‘Keep calm and don’t rush’, is the message the New Zealand Institute of Economic Research's (NZIER) Shadow Board is sending the Reserve Bank (RBNZ) ahead of its Official Cash Rate (OCR) review tomorrow.
The Board, comprised of nine economists and business leaders, is calling for RBNZ Governor Graeme Wheeler to leave the OCR at 2.75%.
Wheeler has cut the OCR by 25 basis points on three occasions this year, indicating in his September Monetary Policy Statement, “Some further easing in the OCR seems likely”.
NZIER senior economist Christina Leung recognises that while inflation is very subdued at 0.4%, the economy will receive a boost from buoyancy in the services sector, and global dairy prices moving out of their slump.
“The Reserve Bank has time on its side and doesn’t need to lower interest rates right now,” she says.
“There have also been encouraging signs of improvement in activity over September and October. Businesses are reporting demand in their own business is holding up despite uncertainty about the New Zealand economy more generally.”
The Shadow Board’s average recommended interest rate is 2.70%, down slightly from 2.80% from before Wheeler cut the OCR to 2.75% last month.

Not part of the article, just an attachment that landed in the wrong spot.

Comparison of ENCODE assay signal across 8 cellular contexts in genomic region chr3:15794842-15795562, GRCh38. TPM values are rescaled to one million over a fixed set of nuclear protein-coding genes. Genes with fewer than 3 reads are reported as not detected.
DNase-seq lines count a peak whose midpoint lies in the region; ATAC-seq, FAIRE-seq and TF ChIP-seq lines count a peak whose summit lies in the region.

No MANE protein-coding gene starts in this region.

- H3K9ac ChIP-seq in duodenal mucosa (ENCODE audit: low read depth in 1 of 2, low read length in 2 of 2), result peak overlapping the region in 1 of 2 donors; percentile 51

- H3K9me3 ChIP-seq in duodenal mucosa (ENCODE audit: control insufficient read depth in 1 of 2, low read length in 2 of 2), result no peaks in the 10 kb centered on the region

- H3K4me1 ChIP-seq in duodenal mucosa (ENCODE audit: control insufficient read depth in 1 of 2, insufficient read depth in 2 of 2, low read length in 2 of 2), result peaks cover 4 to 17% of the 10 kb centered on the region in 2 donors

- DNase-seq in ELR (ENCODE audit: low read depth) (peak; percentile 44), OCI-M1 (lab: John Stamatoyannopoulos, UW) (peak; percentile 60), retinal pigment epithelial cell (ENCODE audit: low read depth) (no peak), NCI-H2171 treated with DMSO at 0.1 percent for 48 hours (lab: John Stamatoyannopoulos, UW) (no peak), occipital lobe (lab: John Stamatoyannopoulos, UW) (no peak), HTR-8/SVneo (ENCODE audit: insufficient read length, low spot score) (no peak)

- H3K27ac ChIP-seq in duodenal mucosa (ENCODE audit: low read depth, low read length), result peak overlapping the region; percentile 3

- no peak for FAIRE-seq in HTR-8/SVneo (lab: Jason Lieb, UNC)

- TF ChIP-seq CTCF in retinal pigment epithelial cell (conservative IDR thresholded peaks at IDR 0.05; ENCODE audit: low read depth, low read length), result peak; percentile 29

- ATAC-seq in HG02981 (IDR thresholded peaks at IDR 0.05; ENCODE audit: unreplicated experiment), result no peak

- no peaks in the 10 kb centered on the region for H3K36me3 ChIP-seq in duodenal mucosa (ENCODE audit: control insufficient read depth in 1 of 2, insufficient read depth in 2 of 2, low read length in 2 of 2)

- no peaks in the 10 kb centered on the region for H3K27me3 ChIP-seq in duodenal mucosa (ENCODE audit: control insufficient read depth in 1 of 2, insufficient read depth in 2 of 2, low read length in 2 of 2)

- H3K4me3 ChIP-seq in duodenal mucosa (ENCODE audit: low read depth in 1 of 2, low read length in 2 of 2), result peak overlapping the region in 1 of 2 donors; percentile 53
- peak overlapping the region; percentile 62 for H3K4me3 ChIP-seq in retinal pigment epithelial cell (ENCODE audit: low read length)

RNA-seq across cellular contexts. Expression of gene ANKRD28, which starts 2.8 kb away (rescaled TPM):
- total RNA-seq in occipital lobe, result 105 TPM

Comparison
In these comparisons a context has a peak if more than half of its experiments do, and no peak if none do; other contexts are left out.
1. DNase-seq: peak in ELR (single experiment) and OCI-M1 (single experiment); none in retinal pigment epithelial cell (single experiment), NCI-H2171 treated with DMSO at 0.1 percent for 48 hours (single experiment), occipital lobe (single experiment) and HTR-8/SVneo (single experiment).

All of the board members except for BNZ’s head of research, Stephen Toplis, and Victoria University professor, Viv Hall, have revised their recommendations down from September.
All the members are also firm on their view the OCR should be held at 2.75%, except for New Zealand Steel and Tube chief executive, Dave Taylor, who is split on whether it should be held or cut by 25 basis points.
MOTU and Auckland University professor, Arthur Grimes says, “There seems little reason to change the OCR in either direction at present, so a strong (and symmetric) status quo recommendation is shown.”
MYOB executive director, Scott Gardiner says, “Lack of confidence in the business sector and gloomy outlook in certain sectors may force a reduction.”
Meanwhile Toplis warns a cut may do little other than exacerbate Auckland’s hot housing market.
“Any further reduction in the OCR from this point probably won’t make a material difference to Gross Domestic Product and Consumer Price Index outcomes ahead, but would more surely exacerbate financial and asset market imbalances,” he says.
Hall says, “Downside global risks continue. But current domestic interest rate levels do not seem to be constraining increased real private consumption and investment, and growth rates of credit aggregates may be creeping back towards pre-GFC rates.
“Uncertainties remain for U.S. and Chinese economic growth rate paths, and for the timing of Federal Reserve interest rate movements. So, no compelling case for adjusting the OCR this round.”